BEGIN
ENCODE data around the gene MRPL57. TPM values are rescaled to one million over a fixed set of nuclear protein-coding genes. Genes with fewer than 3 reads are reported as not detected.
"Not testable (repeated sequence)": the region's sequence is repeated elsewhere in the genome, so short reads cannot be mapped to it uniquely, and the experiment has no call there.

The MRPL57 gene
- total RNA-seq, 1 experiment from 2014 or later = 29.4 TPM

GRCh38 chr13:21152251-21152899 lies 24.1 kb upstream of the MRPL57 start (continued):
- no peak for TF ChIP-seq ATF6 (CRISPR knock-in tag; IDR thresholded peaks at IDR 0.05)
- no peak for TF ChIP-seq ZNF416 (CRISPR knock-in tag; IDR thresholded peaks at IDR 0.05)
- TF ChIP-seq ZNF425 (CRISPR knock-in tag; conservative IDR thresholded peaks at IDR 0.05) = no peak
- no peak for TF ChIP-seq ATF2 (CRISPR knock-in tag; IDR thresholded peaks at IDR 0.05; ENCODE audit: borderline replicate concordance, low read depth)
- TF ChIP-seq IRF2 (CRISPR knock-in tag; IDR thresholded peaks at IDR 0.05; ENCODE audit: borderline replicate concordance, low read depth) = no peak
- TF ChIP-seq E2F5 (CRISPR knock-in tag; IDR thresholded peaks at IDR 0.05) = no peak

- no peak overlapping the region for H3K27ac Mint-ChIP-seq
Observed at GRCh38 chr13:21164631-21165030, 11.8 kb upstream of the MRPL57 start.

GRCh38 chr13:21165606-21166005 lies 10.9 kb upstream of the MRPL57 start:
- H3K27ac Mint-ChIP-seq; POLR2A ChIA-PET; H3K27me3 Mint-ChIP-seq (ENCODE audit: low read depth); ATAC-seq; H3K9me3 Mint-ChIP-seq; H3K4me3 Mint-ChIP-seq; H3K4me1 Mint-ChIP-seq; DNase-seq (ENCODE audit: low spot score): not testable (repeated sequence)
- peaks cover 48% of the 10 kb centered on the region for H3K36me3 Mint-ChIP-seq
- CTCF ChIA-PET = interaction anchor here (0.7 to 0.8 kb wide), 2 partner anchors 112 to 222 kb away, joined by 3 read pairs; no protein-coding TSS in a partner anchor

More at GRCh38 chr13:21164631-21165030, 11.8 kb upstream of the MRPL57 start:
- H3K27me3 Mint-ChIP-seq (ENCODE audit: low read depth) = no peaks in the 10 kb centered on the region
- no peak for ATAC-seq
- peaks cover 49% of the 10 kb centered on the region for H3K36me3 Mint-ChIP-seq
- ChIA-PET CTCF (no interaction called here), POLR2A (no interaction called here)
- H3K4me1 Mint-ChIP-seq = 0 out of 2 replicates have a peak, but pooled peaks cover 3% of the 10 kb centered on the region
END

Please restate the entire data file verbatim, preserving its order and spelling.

ENCODE data around the gene MRPL57. TPM values are rescaled to one million over a fixed set of nuclear protein-coding genes. Genes with fewer than 3 reads are reported as not detected.
"Not testable (repeated sequence)": the region's sequence is repeated elsewhere in the genome, so short reads cannot be mapped to it uniquely, and the experiment has no call there.

The MRPL57 gene
- total RNA-seq, 1 experiment from 2014 or later = 29.4 TPM

GRCh38 chr13:21152251-21152899 lies 24.1 kb upstream of the MRPL57 start (continued):
- no peak for TF ChIP-seq ATF6 (CRISPR knock-in tag; IDR thresholded peaks at IDR 0.05)
- no peak for TF ChIP-seq ZNF416 (CRISPR knock-in tag; IDR thresholded peaks at IDR 0.05)
- TF ChIP-seq ZNF425 (CRISPR knock-in tag; conservative IDR thresholded peaks at IDR 0.05) = no peak
- no peak for TF ChIP-seq ATF2 (CRISPR knock-in tag; IDR thresholded peaks at IDR 0.05; ENCODE audit: borderline replicate concordance, low read depth)
- TF ChIP-seq IRF2 (CRISPR knock-in tag; IDR thresholded peaks at IDR 0.05; ENCODE audit: borderline replicate concordance, low read depth) = no peak
- TF ChIP-seq E2F5 (CRISPR knock-in tag; IDR thresholded peaks at IDR 0.05) = no peak

- no peak overlapping the region for H3K27ac Mint-ChIP-seq
Observed at GRCh38 chr13:21164631-21165030, 11.8 kb upstream of the MRPL57 start.

GRCh38 chr13:21165606-21166005 lies 10.9 kb upstream of the MRPL57 start:
- H3K27ac Mint-ChIP-seq; POLR2A ChIA-PET; H3K27me3 Mint-ChIP-seq (ENCODE audit: low read depth); ATAC-seq; H3K9me3 Mint-ChIP-seq; H3K4me3 Mint-ChIP-seq; H3K4me1 Mint-ChIP-seq; DNase-seq (ENCODE audit: low spot score): not testable (repeated sequence)
- peaks cover 48% of the 10 kb centered on the region for H3K36me3 Mint-ChIP-seq
- CTCF ChIA-PET = interaction anchor here (0.7 to 0.8 kb wide), 2 partner anchors 112 to 222 kb away, joined by 3 read pairs; no protein-coding TSS in a partner anchor

More at GRCh38 chr13:21164631-21165030, 11.8 kb upstream of the MRPL57 start:
- H3K27me3 Mint-ChIP-seq (ENCODE audit: low read depth) = no peaks in the 10 kb centered on the region
- no peak for ATAC-seq
- peaks cover 49% of the 10 kb centered on the region for H3K36me3 Mint-ChIP-seq
- ChIA-PET CTCF (no interaction called here), POLR2A (no interaction called here)
- H3K4me1 Mint-ChIP-seq = 0 out of 2 replicates have a peak, but pooled peaks cover 3% of the 10 kb centered on the region